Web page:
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*On this date in 1957, we affirm The White Negro: Superficial Reflections on the Hipster (WN).
The White Negro is a 9,000-word essay by Norman Mailer connects the "psychic havoc" wrought by the Holocaust and atomic bomb to the aftermath of slavery in America in the figuration of the Hipster, or the "white negro."
The essay called to abandon President Eisenhower's liberalism and conformity, favoring the rebellious, personal violence, and liberating sexuality that Mailer associates with marginalized black culture. The White Negro ran in a special issue of Dissent before being published separately by City Lights. Mailer's essay was controversial, winning praise from Eldridge Cleaver and equal criticism from James Baldwin. The work remains his most famous and reprinted essay, establishing Mailer's reputation as a "philosopher of the hip." The origins of The White Negro (WN) date from the mid-1950s.
According to the biography of Carl Rollyson, Mailer wanted to tap into the energy of the Beat Generation and the changes of consciousness members such as Allen Ginsberg and Jack Kerouac inspired. Mailer used "Quickly: A Column for Slow Readers," his column in The Village Voice, to develop and explore his philosophy of "Hip" or "American existentialism." The psychopathic character Marion Faye from his 1955 novel The Deer Park Mailer considered he had created a prototypical Hipster. Mailer also tapped into the contemporary cultural dialogue about black male sexuality and, with the prompting of Lyle Stuart, published four paragraphs about black male super-sexuality in the Independent. Mailer's outrageous sentiment was not well-received (notable critics included William Faulkner, Eleanor Roosevelt, and W. E. B. Du Bois), but the debate prompted him to work on WN.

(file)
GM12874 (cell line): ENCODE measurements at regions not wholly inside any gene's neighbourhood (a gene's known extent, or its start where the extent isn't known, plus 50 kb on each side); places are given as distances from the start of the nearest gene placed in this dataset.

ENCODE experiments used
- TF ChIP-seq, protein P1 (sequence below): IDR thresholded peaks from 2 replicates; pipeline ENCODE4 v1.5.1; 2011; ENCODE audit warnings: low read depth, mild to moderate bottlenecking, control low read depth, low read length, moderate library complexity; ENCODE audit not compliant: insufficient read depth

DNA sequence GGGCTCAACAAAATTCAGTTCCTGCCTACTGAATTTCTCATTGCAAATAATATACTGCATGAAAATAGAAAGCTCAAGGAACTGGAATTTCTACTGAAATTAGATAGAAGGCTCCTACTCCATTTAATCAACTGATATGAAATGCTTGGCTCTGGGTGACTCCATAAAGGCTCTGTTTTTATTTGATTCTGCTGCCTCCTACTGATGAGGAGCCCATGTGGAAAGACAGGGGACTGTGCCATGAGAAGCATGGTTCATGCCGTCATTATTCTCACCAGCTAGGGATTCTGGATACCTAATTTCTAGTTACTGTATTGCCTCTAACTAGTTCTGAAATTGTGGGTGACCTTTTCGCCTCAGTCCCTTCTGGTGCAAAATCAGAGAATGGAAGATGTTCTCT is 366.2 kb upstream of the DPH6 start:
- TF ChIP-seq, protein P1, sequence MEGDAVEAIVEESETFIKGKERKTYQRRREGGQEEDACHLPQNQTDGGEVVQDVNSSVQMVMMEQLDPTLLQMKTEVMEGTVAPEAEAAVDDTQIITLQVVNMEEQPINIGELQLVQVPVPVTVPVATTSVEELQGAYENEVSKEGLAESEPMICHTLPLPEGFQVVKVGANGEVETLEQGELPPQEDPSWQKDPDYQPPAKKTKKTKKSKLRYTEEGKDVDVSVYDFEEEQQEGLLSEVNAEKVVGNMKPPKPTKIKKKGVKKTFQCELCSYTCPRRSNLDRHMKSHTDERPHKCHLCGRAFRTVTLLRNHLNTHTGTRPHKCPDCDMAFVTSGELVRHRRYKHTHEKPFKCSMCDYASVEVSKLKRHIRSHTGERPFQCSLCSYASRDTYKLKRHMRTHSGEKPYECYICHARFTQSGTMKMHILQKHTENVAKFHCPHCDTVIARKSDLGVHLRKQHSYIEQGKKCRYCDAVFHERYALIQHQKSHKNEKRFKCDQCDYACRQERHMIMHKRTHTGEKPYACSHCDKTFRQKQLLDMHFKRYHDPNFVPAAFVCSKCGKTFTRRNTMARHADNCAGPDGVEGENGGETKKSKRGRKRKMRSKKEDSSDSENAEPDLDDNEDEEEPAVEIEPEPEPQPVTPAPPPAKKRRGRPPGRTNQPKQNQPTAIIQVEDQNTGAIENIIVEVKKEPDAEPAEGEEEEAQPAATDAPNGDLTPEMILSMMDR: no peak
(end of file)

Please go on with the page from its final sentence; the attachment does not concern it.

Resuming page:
Mailer summarizes these self-analysis ideas in one of Lipton's Journal, Mailer's unpublished 105,000-word diary's last entries: Generally speaking, we have come to the point in history—in this country anyway—where the middle class and upper-middle-class are composed primarily of the neurotic-conformists, and the saint-psychos are found in some of the activities of the working class (as opposed to the working class itself), in the Negro people, in Bohemians, in the illiterates, among the reactionaries, a few of the radicals, some of the prison population, and of course in the mass communication media.
Other influences on The White Negro include the psycho-sexual theories of Sigmund Freud and Wilhelm Reich, the writings of Karl Marx, and the music of Miles Davis, Thelonious Monk, Dizzy Gillespie, and other bebop jazz artists. Dearborn writes that Mailer saw them as figures of Hip: Miles Davis, for example, "was the avatar of Hip, and, with his lean, chiseled good looks and his ultra-cool manner, he was distinctly a sex symbol as well, appealing to white women as well as black." These elements provided the background for Mailer's newfound understanding of social reality. It also takes an undaring white-American to backslide, unlike John Griffins Black Like Me, or Ray Sprigle's I was a Negro in the South for 30 days.
Most recently, it appears in Mind of an Outlaw (2014). Young enthusiasts of Mailer's essay, states Lennon, carried their copies of the City Light's reprint proudly as a "trumpet of defiance" throughout an awakening nation.